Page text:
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The first episode of Twenties sets the stage but it’s the second episode that really gives the show the push it needs to showcase its greatness. Hattie starts her first day of work as Ida B’s writer’s room PA. It’s not the job she wants but it’s a foot in the door nonetheless. Her first challenge of the day is making a coffee run, which is one of the most important things for Writer’s Rooms. If the writers don’t have their coffee they can’t write; Hattie manages the run but not without complications. She declares herself already having a nemesis in the other Black girl she shares a desk with named Courtney who seems to be a hater from the start, and she makes sure to express that she’s just happy to be allowed in the space of creation period. Ida wants more from her though and gives Hattie challenges just to see if she can do them. Not to mention Hattie’s kinda-sorta girlfriend Lorraine seems to only want to be around Hattie when she wants to have sex, making Marie’s statement about Hattie dating women who only use her as a pit stop to their boyfriend seem more like a fact than just an observation. Meanwhile, Nia meets a new man at her yoga class, but he doesn’t own a cellphone. He’s too cute to turn down but him not having a phone unsettles her. How is she supposed to communicate with him? She goes on the date anyway and has the deep conversation she’s been looking for. Maybe she’ll have to learn to work around him being device-less. On the third side of things, Marie struggles to deal with her mother’s gambling problem while continuing her stagnant relationship with her boyfriend Chuck. The two seem to have created an ideal bond with each other, but their sly jabs at each other threaten to break open the glass bottle they’ve stuffed themselves in to.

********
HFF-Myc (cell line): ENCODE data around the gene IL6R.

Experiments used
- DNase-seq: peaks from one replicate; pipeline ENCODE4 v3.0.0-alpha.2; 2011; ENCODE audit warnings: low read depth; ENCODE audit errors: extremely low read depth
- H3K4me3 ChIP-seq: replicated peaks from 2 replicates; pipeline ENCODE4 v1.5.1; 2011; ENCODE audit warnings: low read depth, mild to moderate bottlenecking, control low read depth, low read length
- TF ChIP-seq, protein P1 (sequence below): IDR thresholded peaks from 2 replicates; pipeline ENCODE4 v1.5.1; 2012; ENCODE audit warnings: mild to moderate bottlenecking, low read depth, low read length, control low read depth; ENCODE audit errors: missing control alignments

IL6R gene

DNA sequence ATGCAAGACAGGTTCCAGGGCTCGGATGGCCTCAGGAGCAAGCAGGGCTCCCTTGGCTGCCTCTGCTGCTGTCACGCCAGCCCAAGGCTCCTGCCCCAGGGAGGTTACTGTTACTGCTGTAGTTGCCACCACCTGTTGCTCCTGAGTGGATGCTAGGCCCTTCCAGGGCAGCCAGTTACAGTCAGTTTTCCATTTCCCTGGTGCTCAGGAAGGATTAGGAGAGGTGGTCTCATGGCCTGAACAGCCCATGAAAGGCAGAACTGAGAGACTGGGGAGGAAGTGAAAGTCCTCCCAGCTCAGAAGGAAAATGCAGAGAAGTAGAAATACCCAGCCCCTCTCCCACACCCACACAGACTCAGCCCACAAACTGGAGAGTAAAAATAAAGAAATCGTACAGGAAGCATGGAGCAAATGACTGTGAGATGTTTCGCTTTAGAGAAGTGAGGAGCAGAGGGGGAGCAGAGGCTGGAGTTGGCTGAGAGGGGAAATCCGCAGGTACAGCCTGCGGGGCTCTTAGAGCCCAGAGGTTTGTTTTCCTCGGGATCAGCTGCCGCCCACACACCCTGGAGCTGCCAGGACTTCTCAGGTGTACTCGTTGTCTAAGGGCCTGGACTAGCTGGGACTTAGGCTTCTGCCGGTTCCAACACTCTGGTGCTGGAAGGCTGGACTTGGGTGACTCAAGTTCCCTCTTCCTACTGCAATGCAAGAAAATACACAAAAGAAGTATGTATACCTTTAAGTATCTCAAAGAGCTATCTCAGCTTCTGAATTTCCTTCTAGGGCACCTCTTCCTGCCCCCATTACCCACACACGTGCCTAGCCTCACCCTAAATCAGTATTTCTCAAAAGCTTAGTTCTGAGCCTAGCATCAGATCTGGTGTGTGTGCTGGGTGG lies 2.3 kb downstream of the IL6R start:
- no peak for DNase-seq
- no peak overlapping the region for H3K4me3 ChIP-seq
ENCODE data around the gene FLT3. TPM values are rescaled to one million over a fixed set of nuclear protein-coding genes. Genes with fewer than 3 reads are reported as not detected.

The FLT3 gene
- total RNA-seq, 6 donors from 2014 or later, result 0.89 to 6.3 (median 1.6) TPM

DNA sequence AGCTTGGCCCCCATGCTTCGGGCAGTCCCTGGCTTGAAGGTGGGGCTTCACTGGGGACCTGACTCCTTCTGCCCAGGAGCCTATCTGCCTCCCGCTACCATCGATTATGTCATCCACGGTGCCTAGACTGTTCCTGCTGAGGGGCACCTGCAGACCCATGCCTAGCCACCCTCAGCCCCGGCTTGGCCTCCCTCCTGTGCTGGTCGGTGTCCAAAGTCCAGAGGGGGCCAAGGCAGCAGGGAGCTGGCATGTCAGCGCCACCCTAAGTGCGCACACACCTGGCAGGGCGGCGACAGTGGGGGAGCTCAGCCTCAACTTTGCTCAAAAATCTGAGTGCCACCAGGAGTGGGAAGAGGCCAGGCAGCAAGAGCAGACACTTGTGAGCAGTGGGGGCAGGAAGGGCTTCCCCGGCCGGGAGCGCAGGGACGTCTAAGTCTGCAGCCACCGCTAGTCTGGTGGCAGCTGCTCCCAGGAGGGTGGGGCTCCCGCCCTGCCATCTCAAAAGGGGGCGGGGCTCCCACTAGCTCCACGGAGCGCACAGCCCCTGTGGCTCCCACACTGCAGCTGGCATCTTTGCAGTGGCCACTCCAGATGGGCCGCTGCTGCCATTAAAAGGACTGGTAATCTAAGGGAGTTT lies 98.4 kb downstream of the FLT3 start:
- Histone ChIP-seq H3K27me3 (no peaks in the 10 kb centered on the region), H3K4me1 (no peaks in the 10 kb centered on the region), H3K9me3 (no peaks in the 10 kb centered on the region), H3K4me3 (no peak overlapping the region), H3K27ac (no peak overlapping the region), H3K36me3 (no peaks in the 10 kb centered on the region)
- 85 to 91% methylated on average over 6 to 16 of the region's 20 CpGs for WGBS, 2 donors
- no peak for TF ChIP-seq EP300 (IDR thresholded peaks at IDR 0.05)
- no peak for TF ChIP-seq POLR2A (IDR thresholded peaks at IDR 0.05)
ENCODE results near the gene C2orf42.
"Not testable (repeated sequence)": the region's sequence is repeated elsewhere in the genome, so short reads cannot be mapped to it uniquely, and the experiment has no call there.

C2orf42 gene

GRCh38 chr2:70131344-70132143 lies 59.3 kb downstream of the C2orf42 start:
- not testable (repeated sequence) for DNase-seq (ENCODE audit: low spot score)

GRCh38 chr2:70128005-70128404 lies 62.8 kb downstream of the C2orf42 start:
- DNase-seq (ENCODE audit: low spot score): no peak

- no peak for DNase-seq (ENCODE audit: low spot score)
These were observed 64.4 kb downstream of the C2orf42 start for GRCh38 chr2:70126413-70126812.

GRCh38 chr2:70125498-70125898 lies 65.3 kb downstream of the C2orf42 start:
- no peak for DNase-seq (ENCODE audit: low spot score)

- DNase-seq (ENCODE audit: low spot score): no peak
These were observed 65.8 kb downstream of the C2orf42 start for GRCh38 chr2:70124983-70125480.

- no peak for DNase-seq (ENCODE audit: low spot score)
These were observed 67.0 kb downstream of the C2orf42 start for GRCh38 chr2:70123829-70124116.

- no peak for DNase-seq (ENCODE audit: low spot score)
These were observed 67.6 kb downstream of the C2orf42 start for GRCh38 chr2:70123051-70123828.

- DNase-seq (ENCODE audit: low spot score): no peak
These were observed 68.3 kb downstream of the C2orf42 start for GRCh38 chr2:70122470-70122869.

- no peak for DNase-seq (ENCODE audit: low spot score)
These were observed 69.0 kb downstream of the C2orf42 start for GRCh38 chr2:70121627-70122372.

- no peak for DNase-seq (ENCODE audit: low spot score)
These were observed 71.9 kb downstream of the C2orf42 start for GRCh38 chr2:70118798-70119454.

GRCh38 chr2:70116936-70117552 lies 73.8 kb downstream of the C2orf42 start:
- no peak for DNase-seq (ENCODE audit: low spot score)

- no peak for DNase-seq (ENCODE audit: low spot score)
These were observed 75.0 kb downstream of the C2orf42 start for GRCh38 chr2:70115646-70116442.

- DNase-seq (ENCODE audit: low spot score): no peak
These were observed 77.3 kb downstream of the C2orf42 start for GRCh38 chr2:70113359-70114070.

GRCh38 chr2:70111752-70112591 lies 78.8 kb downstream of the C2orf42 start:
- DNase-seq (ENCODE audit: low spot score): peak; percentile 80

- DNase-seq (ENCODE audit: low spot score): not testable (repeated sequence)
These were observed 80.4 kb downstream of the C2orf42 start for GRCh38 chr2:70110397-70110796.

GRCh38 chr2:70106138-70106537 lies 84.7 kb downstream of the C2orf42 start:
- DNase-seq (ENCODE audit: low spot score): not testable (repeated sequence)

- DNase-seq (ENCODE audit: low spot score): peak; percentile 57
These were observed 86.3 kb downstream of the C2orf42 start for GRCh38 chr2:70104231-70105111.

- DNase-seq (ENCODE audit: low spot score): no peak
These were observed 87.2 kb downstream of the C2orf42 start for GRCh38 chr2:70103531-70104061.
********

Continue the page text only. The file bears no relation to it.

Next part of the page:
My favorite thing about Twenties is Jonica “Jojo” T. Gibbs. She’s a star in the making and with Twenties being her first acting project ever, I’m thoroughly impressed with her. Her personification of Lena is something to behold, but she’s not just trying to act like Lena Waithe, Ms. Gibbs takes the character of Hattie and turns her into a person of her own. While Lena may be the blueprint for Hattie, it’s Jonica that gives her life and wings to make her soar above everyone else. With her perfect comedic timing and expressive face, it’s easy to root for Jojo. I want to see her shine, not only in Twenties but in everything she chooses to do with her now budding career.